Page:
People sometimes ask me where we find all the fascinating voices for Speaking of Faith. My answer is: The world is brimming with people living with religious tradition and insights in fascinating ways. They're not necessarily famous, but they often influence their sphere of life in remarkable ways. I chanced across Indian-born businessman and educator Prabhu Guptara when he was at the University of Minnesota giving a presentation about what he calls "the gods of business." He is a practicing Hindu, and a self-described "follower of Jesus," who has lived and worked around the world. He now designs executive and organizational development programs at UBS in Switzerland, one of the world's most influential banks.
Prabhu Guptara possesses an instructive and edifying overview of the universe of global business, and he has acquired his broad vision by way of personal curiosity and passion. Around the world, he has studied how the major traditions of belief — Judaism, Christianity, Islam, Buddhism, Hinduism, Confucianism, and Atheism — interact, or fail to interact, with the culture of business. He engages his dual concerns for business success and social justice, and he encourages that dual engagement in others.
Prabhu Guptara has a gift, I think, for naming truths that are elemental, yet rarely discussed. For example, that people can be ethical in their personal beliefs and less than moral at work, all in the name of business. There is a transnational, ecumenical human tendency to set private ethics and religious values aside in the marketplace. In a highly mobile, individualistic society like 21st century America, this creates corporate citizens with no binding sense of accountability. In previous generations, individual conscience served in most cases as adequate enforcement of right and wrong at work as in life. But we have now raised a generation of leaders who seem to require "policing" from the outside. This insight illuminates the human roots of an Enron or Tyco scandal more incisively, for me, than many more complicated analyses.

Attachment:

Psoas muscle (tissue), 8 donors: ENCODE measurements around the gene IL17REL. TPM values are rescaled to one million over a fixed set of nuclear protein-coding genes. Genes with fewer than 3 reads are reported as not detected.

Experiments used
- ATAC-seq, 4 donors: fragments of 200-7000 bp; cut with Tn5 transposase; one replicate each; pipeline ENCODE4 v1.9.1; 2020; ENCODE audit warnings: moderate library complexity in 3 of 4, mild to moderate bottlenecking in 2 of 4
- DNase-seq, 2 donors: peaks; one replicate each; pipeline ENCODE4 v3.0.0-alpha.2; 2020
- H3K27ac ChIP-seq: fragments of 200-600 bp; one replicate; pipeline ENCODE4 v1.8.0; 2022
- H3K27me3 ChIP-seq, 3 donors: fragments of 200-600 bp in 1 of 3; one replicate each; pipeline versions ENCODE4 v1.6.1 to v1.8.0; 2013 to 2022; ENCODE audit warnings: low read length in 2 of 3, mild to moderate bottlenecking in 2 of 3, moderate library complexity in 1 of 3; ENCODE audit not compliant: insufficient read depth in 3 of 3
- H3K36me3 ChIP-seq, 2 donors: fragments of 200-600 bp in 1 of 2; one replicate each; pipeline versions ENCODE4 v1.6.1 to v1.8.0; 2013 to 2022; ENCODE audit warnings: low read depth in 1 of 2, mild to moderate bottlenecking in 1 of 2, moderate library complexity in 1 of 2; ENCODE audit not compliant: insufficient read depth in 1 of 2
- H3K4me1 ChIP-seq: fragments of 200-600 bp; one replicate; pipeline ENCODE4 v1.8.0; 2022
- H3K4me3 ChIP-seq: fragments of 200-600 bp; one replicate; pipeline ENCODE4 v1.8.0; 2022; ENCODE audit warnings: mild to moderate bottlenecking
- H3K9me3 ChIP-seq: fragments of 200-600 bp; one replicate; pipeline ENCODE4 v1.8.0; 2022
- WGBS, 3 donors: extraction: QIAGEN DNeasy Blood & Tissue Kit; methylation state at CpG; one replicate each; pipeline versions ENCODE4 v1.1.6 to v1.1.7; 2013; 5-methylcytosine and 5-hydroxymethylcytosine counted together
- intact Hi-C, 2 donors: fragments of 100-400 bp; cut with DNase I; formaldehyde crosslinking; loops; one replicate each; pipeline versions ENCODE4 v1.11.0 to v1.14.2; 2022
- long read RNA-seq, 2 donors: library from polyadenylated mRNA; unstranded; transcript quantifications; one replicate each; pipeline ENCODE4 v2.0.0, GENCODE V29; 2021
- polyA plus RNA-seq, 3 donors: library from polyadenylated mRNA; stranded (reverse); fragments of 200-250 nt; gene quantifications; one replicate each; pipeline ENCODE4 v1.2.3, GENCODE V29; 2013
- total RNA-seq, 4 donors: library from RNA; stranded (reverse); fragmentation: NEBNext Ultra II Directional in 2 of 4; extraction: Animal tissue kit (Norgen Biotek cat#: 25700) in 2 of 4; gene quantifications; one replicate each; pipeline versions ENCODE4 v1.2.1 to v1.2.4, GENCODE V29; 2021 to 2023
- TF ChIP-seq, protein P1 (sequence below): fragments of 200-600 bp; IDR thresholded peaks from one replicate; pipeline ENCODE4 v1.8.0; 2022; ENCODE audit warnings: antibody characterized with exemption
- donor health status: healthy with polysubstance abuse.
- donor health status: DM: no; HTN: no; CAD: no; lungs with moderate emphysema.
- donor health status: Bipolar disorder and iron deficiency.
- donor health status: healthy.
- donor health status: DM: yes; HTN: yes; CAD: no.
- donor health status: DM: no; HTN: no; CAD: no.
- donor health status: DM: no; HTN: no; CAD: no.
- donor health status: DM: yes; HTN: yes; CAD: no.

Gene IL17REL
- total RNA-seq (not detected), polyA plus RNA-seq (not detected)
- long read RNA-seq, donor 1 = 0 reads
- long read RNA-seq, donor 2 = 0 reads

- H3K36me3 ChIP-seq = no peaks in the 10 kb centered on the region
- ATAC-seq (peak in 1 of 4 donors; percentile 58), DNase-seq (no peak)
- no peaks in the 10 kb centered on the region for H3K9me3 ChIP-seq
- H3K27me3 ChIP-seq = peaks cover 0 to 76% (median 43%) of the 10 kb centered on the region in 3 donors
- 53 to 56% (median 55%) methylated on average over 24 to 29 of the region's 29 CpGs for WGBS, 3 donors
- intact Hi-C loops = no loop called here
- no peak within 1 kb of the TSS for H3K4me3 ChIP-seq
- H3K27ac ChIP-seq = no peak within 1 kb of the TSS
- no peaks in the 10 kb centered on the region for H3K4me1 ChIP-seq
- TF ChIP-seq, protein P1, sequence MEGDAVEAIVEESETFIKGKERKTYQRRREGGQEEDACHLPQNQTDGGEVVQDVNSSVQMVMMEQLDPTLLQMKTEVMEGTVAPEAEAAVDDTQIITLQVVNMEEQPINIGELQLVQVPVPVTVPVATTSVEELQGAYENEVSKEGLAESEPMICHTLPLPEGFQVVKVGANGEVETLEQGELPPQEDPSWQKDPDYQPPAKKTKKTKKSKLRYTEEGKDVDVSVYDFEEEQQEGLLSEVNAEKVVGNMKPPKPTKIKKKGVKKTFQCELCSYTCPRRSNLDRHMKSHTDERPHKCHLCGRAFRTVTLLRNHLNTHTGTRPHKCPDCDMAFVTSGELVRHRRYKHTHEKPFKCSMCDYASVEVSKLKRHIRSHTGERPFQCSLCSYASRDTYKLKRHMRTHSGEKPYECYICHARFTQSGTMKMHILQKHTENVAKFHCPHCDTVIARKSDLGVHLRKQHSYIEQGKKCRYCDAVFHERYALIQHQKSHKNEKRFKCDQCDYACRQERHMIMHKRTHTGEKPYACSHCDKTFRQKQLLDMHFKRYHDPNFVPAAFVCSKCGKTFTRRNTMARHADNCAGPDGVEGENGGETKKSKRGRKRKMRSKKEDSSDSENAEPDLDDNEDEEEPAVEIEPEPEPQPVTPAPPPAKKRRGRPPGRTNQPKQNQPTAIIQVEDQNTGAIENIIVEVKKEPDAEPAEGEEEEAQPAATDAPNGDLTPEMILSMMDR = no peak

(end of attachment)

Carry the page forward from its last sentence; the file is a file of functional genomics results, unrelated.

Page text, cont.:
Guptara also brings the ethical complexity of the global economy closer to earth. I despair when I hear statistics about misery and injustice spawned by the global economy — from vast inequities in the distribution of wealth to environmental degradation. Guptara has these statistics at his disposal too, and is passionately concerned about misery and injustice. But he doesn't regret the foundation of business itself: the earning of money through labor and creativity. After all, he works for one of the world's largest banks.
On the other hand, he simply does not accept the global economy's systemic inequities and imbalances. Even as late as 50 years ago, he points out, there were real limits to the world's resources and our ability to distribute them. That is no longer the case. Poverty and hunger in the world that were once a tragedy, he says, are now an obscenity. Today we have it collectively in our power to eliminate those problems. Guptara sees this as a call to action, not cause for despair. In the course of our conversation, he makes some possibilities for systemic change transparent. And he tells helpful, heartening stories of people who have taken on the challenge of ethics in the global economy and made a substantive difference. I need to hear such stories alongside the necessary litanies of tragic facts.
Prabhu Guptara's calm, learned presence was a pleasure, even via audio technology that spanned St. Paul and Zurich. He calls globalization "the daughter of technology." Like technology, it carries staggering risks and wondrous possibilities. This conversation made the global economy feel more real to me, and more ethically manageable. But Guptara ended our conversation with a sobering caution, that American business culture will almost inevitably become the shape of the future in countries around the world. If we don't want to export the ways of Enron, we must all exercise conscience at work, whether we find it in religious or other kinds of ethical sources. And we must dare to influence the global economy through our own immediate circles of work and industry.